Everywhere you look in Torquay, you can find evidence of one of its most famous residents: Agatha Christie, otherwise known as the Queen of Crime. The author was born in Torquay, helped with the war effort here and would later own a holiday home nearby. Her association with Torquay isn’t just evidenced around the town though, you can also find snippets of her past within her various novels. So, here is everything you need to know about Torquay’s most famous resident.
Agatha Christie was born Agatha Clarissa Miller on 15th September 1890 in Torquay. She was the youngest of three children and her parents were described as being “gentlefolk”. The family was fairly well off and lived for some time at a villa called Ashfield. Though Ashfield no longer stands, the site of the house can still be seen and is marked with a blue plaque – just one of the many markers of Christie’s time in Torquay. You can find it on Barton Road.
As the youngest child, Agatha was kept mostly at home and was home-schooled until she turned 12 when she was enrolled at Miss Guyer’s Girls’ School in Torquay, before going to a boarding school in Paris. She had always been interested in writing, completing her first short story at 18, but her early attempts at getting published were all rejected. Interestingly though, the same manuscripts were later submitted after her initial success and went on to be published under different titles. Despite her love of writing, she initially planned to go into the performing arts, with hope of becoming a pianist or opera singer, however, on returning to Torquay after completing her education, she decided against it and concentrated on writing instead. Here she moved back into Ashfield with her mother and was well-known around the town.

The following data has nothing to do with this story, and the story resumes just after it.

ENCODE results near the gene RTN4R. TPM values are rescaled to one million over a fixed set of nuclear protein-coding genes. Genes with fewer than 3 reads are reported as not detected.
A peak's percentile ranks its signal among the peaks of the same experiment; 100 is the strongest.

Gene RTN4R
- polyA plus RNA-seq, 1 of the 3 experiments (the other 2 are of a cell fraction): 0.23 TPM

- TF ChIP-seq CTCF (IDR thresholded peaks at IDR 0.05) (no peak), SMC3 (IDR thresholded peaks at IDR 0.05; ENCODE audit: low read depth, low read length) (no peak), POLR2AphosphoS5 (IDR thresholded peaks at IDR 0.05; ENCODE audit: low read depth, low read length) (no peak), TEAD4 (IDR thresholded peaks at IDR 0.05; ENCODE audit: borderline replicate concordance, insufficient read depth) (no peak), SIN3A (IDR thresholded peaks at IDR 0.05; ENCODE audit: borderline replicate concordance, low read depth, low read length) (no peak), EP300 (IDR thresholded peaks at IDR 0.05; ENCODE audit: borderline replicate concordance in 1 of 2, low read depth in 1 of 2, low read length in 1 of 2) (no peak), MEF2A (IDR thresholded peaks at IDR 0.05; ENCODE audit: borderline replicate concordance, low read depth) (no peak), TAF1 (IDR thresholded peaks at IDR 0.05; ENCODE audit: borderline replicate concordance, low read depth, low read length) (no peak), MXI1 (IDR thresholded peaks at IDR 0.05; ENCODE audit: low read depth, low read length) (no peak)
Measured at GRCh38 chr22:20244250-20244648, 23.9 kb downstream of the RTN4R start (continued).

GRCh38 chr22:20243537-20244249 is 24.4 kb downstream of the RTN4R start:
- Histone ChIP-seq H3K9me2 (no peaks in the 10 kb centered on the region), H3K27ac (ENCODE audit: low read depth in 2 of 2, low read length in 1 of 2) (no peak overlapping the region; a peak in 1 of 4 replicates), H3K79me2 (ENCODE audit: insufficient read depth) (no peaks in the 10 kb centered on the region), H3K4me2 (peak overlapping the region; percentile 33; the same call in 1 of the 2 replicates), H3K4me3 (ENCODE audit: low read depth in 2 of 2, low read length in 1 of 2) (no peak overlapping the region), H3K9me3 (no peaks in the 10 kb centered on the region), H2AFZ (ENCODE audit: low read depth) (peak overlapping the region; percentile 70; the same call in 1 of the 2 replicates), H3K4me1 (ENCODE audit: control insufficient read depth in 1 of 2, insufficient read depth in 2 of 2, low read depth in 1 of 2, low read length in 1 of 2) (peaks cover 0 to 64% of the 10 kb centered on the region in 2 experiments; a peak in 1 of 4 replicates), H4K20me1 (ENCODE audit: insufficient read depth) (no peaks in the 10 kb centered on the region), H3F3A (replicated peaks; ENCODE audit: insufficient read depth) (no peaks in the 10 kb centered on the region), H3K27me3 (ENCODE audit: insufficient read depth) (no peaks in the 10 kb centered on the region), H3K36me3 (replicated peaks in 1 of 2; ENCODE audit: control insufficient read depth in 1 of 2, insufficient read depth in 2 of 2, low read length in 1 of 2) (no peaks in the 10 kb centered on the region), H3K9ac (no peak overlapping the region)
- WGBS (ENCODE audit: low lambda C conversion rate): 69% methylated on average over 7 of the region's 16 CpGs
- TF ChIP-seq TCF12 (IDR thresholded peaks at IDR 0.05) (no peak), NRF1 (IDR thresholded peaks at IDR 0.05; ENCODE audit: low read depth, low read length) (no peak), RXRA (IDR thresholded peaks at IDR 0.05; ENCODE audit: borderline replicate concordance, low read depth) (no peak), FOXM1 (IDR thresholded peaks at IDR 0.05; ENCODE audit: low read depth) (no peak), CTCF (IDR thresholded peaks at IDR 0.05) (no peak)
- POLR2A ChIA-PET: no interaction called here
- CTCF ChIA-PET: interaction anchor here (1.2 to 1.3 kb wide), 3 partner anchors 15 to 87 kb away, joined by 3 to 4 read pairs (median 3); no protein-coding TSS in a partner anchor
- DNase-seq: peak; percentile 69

According to reports she and her nephew would often swim at Beacon Cove in Torquay as a child and in her early adulthood – almost drowning on one occasion and photographs held by the Torquay Museum, show her rollerblading along the pier.
While living in Torquay, she attended a dance several miles away where she met her first husband, Archibald Christie. Archibald was in the airforce and the pair were very taken with each other. However, just two years after meeting, WWI broke out and Archie was sent abroad. Agatha didn’t just wait around for him to come home however, she worked with the Red Cross in Torquay, first as a volunteer nurse and then as an actual employee working as a dispenser, after qualifying as an apothecary assistant. During her time working as a nurse, she perfected her knowledge of poisons and came to know a number of Belgian refugees that were housed in Torquay. These men would go on to inspire her most famous creation, Hercule Poirot. At Christmas in 1914, while Archie was home on leave, the pair married and once the war ended, the pair relocated to London where she began once more to write, eventually securing a publishing deal for five novels, the first of which was titled the Mysterious Affair at Styles and introduced the world to Poirot, in 1920.
While finishing the Mysterious Affair at Styles, Agatha returned to her mother’s house in Torquay to have her only child, a daughter, before using the profits from her books to buy her own home in Berkshire, which she named Styles after the book. Over the next six years, she and Archie would travel widely and Agatha would continue to write. One of their adventures included visiting South Africa where they learned to surf and Agatha is said to have been one of the first Britons to surf standing up in New Zealand. The British Surfing Museum even has quotes from her about the experience in an exhibition.